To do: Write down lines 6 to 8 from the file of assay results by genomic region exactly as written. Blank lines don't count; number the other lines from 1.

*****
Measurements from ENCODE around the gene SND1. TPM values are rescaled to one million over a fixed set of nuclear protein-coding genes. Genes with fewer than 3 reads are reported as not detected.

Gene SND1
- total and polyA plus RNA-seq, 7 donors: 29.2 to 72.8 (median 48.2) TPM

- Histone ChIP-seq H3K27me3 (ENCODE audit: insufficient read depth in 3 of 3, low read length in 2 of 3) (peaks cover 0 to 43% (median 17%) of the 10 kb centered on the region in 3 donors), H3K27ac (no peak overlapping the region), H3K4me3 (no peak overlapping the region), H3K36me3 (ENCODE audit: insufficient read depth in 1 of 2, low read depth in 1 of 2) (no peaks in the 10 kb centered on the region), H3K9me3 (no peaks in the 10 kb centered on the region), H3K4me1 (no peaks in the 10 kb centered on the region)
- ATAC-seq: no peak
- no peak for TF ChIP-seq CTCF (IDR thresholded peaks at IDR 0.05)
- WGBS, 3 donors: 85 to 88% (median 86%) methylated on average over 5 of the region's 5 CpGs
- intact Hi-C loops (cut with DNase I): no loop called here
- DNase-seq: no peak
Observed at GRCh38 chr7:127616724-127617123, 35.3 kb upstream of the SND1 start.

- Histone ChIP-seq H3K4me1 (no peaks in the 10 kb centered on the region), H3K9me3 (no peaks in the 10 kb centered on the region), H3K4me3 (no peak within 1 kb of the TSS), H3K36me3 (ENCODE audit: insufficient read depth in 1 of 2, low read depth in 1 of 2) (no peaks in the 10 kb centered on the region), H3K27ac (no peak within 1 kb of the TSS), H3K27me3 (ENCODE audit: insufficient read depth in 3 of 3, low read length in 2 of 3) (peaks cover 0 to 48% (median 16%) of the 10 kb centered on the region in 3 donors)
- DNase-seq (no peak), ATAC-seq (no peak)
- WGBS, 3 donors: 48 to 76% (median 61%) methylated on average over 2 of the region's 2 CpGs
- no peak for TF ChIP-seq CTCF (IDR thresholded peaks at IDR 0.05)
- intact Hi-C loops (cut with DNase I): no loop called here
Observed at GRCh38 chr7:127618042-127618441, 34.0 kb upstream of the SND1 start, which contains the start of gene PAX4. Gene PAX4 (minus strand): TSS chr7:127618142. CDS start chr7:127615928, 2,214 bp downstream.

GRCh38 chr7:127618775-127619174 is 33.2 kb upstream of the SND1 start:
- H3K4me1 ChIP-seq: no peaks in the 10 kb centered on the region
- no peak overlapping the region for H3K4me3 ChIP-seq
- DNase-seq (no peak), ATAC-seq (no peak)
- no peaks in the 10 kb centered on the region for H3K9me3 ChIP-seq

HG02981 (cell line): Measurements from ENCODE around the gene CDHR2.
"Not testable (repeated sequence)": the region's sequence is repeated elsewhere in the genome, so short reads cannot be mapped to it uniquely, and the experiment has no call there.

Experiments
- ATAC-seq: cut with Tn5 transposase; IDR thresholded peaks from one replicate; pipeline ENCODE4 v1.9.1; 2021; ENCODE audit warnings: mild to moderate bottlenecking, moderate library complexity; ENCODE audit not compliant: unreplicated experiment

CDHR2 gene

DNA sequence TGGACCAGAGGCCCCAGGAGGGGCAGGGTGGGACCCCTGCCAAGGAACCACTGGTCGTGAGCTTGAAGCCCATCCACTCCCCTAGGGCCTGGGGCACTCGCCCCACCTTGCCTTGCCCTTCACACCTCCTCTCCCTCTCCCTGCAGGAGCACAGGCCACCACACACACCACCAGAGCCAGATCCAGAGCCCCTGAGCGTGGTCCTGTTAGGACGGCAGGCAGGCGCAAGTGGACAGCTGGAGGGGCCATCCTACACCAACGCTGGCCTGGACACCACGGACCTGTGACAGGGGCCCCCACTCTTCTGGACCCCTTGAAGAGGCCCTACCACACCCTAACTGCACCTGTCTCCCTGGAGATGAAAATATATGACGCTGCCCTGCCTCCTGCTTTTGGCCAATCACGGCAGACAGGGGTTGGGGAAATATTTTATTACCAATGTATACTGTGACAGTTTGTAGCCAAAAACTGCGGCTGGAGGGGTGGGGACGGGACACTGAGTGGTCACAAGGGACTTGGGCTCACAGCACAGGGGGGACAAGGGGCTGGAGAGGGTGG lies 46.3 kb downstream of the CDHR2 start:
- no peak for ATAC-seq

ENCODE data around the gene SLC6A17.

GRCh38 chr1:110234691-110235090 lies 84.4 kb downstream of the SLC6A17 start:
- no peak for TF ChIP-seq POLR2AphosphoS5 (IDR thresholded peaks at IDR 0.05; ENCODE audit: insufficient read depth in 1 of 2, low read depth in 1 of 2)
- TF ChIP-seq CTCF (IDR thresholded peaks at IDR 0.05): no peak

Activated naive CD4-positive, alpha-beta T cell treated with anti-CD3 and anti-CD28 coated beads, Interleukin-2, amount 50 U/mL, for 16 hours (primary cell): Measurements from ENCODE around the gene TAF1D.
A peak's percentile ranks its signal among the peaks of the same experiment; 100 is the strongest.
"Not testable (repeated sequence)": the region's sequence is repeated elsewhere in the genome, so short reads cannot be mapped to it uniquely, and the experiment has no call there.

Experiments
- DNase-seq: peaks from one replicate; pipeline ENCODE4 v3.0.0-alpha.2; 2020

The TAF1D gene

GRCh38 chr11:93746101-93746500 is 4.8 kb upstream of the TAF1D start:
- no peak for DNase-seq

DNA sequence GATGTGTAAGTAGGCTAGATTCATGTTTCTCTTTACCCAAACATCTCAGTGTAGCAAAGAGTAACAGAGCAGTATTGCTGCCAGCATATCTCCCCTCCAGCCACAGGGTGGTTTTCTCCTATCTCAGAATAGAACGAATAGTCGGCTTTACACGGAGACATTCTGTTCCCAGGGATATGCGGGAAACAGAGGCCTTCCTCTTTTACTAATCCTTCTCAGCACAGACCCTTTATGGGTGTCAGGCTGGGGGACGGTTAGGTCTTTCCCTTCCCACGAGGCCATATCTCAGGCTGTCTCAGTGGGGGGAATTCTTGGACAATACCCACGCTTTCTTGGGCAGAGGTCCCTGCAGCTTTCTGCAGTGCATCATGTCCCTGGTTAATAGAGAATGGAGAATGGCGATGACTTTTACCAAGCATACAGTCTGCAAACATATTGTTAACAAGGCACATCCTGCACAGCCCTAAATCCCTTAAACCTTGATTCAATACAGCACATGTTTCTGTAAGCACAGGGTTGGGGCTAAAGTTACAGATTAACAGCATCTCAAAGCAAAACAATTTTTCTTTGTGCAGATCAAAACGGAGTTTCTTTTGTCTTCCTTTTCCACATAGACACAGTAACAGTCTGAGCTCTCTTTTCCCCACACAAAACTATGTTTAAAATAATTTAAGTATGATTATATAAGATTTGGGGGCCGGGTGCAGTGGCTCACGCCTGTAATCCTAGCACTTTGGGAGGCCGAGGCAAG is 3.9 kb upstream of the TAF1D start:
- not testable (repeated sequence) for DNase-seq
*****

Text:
- no peak for TF ChIP-seq CTCF (IDR thresholded peaks at IDR 0.05)
- WGBS, 3 donors: 85 to 88% (median 86%) methylated on average over 5 of the region's 5 CpGs
- intact Hi-C loops (cut with DNase I): no loop called here